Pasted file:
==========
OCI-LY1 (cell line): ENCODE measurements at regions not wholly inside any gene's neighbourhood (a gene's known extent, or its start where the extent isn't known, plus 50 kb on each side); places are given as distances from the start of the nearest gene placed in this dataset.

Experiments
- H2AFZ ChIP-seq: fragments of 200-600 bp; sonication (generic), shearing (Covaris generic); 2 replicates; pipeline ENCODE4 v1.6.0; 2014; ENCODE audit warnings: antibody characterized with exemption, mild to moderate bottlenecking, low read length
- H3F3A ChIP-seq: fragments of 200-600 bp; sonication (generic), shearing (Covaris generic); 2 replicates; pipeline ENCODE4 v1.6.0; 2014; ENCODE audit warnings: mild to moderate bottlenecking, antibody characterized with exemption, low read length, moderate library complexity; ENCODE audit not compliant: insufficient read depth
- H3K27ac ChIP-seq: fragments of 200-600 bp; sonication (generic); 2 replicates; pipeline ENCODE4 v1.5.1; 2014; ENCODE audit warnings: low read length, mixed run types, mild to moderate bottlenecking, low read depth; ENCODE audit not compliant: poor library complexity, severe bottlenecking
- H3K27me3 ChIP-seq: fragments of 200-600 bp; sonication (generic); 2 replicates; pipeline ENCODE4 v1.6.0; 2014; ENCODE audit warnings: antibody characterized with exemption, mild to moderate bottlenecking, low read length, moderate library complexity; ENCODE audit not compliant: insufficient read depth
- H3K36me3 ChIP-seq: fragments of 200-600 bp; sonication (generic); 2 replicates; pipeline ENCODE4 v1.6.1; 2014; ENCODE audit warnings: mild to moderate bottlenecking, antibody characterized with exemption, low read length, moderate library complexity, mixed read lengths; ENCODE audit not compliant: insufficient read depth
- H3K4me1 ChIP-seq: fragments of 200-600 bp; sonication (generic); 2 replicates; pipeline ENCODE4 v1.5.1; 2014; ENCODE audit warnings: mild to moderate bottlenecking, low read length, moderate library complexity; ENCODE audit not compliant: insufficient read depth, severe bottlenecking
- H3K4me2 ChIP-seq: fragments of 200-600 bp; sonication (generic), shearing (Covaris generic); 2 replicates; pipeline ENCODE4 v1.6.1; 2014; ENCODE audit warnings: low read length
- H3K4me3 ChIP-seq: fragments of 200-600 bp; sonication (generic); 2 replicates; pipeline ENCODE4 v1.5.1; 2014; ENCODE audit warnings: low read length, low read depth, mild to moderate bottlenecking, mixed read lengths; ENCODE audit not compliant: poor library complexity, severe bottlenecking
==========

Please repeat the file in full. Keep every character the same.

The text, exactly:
OCI-LY1 (cell line): ENCODE measurements at regions not wholly inside any gene's neighbourhood (a gene's known extent, or its start where the extent isn't known, plus 50 kb on each side); places are given as distances from the start of the nearest gene placed in this dataset.

Experiments
- H2AFZ ChIP-seq: fragments of 200-600 bp; sonication (generic), shearing (Covaris generic); 2 replicates; pipeline ENCODE4 v1.6.0; 2014; ENCODE audit warnings: antibody characterized with exemption, mild to moderate bottlenecking, low read length
- H3F3A ChIP-seq: fragments of 200-600 bp; sonication (generic), shearing (Covaris generic); 2 replicates; pipeline ENCODE4 v1.6.0; 2014; ENCODE audit warnings: mild to moderate bottlenecking, antibody characterized with exemption, low read length, moderate library complexity; ENCODE audit not compliant: insufficient read depth
- H3K27ac ChIP-seq: fragments of 200-600 bp; sonication (generic); 2 replicates; pipeline ENCODE4 v1.5.1; 2014; ENCODE audit warnings: low read length, mixed run types, mild to moderate bottlenecking, low read depth; ENCODE audit not compliant: poor library complexity, severe bottlenecking
- H3K27me3 ChIP-seq: fragments of 200-600 bp; sonication (generic); 2 replicates; pipeline ENCODE4 v1.6.0; 2014; ENCODE audit warnings: antibody characterized with exemption, mild to moderate bottlenecking, low read length, moderate library complexity; ENCODE audit not compliant: insufficient read depth
- H3K36me3 ChIP-seq: fragments of 200-600 bp; sonication (generic); 2 replicates; pipeline ENCODE4 v1.6.1; 2014; ENCODE audit warnings: mild to moderate bottlenecking, antibody characterized with exemption, low read length, moderate library complexity, mixed read lengths; ENCODE audit not compliant: insufficient read depth
- H3K4me1 ChIP-seq: fragments of 200-600 bp; sonication (generic); 2 replicates; pipeline ENCODE4 v1.5.1; 2014; ENCODE audit warnings: mild to moderate bottlenecking, low read length, moderate library complexity; ENCODE audit not compliant: insufficient read depth, severe bottlenecking
- H3K4me2 ChIP-seq: fragments of 200-600 bp; sonication (generic), shearing (Covaris generic); 2 replicates; pipeline ENCODE4 v1.6.1; 2014; ENCODE audit warnings: low read length
- H3K4me3 ChIP-seq: fragments of 200-600 bp; sonication (generic); 2 replicates; pipeline ENCODE4 v1.5.1; 2014; ENCODE audit warnings: low read length, low read depth, mild to moderate bottlenecking, mixed read lengths; ENCODE audit not compliant: poor library complexity, severe bottlenecking